• Good to know. I checked and ours don't have them because of the corporate image we slap on it.

          • I was surprised to find it on mine, it's a business laptop which, so far, hadn't been infected by any of their other stuff. I guessed they didn't want to annoy their business customers, and since they're being paid a premium for the device they don't need to subsidise the cost with bloatware.
    • I realize that most business models are usually wiped/imaged anyway

      how many times do I have to post this link:

      https://thehackernews.com/2015/08/lenovo-rootkit-malware.html

      "Lenovo Caught Using Rootkit to Secretly Install Unremovable Software"

    • I realize that most business models are usually wiped/imaged anyway, but this is more disgusting behavior by Lenovo. Stuff like this will keep me from buying and recommending their products.

      I know it's cool to get outraged, and I'm certainly not comfortable with spying in general, but I actually read the article and it's kind of weird.

      It's repeatedly iterated that the feedback tool gathers information on Lenovo's own software only. Lenovo business machines don't ship with much. There's a more flexible power-manager, a tool that checks if your hardware is falling part (does memory tests, hard drive SMART tests etc periodically), and a tool that makes it easy to download updated drivers and

      • by AmiMoJo ( 196126 )

        Lenovo isn't the only one doing this, it's standard industry practice. Back in the bad old days software would crash a lot, and a lot of it was never used anyway, and developers were largely clueless about how it. Hence the rise of "value added" bloatware, offering features that no-one wants. By sending back a bit of telemetry the manufacturers soon realized that people uninstall or disable most of it, so started to cut down. Lenovo is actually one of the best in this regard - their business machines are re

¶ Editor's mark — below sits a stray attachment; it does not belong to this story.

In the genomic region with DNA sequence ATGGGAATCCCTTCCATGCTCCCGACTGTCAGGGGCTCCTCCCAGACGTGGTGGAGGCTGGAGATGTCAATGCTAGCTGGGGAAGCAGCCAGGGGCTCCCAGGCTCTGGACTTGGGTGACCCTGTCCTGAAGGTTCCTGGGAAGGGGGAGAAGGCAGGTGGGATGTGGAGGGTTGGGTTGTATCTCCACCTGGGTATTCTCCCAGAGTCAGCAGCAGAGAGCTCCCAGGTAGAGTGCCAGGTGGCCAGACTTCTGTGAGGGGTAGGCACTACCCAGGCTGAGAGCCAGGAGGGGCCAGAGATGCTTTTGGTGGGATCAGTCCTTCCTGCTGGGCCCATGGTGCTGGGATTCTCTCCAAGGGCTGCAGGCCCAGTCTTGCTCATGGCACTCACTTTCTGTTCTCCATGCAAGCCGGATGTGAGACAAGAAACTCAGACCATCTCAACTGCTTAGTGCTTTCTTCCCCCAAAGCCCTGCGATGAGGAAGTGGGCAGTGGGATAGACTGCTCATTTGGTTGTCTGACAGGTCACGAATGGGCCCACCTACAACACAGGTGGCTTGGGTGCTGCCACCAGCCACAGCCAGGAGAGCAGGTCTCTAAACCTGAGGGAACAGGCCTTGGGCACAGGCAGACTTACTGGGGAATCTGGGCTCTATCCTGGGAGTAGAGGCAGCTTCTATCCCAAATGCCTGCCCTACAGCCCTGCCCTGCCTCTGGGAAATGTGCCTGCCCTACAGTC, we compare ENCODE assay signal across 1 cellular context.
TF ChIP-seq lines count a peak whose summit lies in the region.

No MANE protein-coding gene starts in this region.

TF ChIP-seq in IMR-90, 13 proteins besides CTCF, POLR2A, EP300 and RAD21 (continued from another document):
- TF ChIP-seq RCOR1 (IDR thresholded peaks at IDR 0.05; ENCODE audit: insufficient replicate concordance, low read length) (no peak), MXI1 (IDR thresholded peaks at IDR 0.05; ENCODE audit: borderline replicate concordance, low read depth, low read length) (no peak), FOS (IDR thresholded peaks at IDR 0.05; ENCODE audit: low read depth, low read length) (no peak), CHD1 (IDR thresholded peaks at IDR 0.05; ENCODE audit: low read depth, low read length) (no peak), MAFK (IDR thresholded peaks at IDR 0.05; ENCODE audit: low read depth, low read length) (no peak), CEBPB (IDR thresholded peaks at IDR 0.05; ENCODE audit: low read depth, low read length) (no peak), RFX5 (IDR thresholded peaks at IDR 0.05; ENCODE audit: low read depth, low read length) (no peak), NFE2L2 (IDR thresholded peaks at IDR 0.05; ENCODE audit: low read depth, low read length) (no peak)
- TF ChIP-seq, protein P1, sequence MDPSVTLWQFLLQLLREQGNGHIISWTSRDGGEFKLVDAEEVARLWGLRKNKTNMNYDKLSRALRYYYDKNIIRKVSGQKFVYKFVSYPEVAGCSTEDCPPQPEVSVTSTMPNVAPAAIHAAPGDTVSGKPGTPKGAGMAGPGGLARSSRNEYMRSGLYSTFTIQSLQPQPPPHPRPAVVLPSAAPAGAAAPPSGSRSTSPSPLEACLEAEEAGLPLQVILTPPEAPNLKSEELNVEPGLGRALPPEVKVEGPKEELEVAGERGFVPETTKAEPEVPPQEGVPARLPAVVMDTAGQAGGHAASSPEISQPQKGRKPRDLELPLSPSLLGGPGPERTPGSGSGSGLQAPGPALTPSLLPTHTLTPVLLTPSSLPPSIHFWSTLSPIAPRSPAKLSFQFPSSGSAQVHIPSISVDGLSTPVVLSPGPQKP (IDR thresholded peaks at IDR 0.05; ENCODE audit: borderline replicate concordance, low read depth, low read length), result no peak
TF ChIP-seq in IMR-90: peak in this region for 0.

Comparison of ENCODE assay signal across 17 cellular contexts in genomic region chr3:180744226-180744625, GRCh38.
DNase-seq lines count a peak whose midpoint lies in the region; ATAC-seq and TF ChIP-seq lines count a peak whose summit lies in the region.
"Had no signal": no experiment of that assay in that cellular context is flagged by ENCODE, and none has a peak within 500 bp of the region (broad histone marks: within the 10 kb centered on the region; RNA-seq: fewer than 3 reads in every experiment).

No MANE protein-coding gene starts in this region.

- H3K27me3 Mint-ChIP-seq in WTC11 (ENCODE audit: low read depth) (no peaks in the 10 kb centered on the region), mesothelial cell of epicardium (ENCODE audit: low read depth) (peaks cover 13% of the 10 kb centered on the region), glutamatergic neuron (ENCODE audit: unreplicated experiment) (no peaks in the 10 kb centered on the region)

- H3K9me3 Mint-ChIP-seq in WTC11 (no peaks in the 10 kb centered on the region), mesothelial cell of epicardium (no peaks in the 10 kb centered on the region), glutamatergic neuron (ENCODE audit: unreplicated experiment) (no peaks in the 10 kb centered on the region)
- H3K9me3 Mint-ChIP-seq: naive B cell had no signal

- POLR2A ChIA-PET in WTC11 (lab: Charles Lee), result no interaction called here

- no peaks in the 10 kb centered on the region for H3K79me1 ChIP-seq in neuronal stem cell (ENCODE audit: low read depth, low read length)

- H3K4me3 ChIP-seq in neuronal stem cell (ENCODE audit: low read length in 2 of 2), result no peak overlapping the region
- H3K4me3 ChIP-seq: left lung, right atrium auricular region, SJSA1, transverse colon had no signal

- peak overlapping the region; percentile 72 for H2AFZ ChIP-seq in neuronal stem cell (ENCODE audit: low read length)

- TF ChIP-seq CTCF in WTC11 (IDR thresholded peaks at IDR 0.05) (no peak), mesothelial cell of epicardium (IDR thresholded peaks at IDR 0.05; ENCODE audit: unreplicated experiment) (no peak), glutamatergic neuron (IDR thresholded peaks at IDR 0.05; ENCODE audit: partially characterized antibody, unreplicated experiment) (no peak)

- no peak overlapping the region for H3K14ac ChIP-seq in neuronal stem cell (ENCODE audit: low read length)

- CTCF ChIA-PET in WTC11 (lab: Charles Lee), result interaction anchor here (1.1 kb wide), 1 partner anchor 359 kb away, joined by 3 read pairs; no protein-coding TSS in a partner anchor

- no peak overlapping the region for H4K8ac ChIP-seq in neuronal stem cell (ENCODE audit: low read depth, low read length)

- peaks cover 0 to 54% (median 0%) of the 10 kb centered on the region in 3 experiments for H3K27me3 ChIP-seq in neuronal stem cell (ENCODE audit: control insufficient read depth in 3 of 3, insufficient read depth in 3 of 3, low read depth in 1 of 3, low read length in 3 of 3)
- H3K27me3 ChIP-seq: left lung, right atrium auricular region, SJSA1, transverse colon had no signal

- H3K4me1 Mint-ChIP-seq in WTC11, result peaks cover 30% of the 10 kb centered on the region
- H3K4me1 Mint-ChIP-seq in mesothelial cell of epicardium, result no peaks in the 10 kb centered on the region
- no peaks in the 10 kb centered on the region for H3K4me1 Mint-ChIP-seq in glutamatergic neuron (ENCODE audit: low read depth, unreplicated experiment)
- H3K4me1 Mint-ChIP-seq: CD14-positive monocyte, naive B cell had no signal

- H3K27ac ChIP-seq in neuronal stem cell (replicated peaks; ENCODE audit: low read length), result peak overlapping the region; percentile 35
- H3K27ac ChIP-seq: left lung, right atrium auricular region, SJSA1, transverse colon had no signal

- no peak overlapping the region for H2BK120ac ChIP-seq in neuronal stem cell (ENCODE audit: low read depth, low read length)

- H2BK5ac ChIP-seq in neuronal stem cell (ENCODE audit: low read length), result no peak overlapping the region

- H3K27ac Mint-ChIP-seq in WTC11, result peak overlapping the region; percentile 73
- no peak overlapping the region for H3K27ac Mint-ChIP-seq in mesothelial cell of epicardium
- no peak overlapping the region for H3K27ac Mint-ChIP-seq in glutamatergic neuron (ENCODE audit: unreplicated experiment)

• While I personally would disable this stuff, it is unfortunately the price we pay for modern tech.

          That's the point... it shouldn't be the price we pay for modern tech. It's truly sad that I have to treat every piece of software or hardware as the enemy these days, and have to set up my firewall to prevent all outgoing traffic that I don't explicitly authorize.

      • Sure, it's valuable to Lenovo to know how many people disable the scheduled hardware tests, or opt to remove the bundled AV software immediately upon install. It's valuable to them to know how often people use their System Update to keep up-to-date, and how often all of this stuff simply doesn't work. Even knowing the average user's preference in power management settings is useful.

        There's no question this data is of value to them. It's also none of their goddamned business.

  • by Anonymous Coward

    That's fantastic news. Next up: all EULAs say the software enclosed within is not fit for any purpose and may send your data up to Mars - news for nerds.
    You truly care about security but absolutely need Windows on the host? Wipe the preinstalled software, install a fresh copy, put a firewall+AV on it, don't allow unknown traffic to go out, and that's it.

    • That's fantastic news. Next up: all EULAs say the software enclosed within is not fit for any purpose and may send your data up to Mars - news for nerds.

      Slashdot, Sept 22, 2020

      New startup Yoyodyne Industries releases rock-solid server OS with liberal EULA, quickly rises to 94% market share.

  • by Anonymous Coward

    Where is all the open-source "libre" hardware that we were promised 2-to-3 years ago?

    Everything is so locked down, controlled, monitored, and back-doored these days (thanks, smartphones!). Almost every new computer has Intel's AMT integrated into it—a complete computing system within a computing system; it has its own operating system and its own non-volatile ("hard disk") storage, and it's own RAM, and it can access the rest of "your" system even when it is supposedly turned off (though still connect

    • Where is all the open-source "libre" hardware that we were promised 2-to-3 years ago?

      Software programmers usually don't require very much beyond decent computers and sufficient time. Hardware designers ultimately require silicon fabs - it's expensive to even get production time in one, never mind to own one. And if you end up with a serious bug that didn't show up until the first chips came off the line, then it's big bucks all over again to fix it.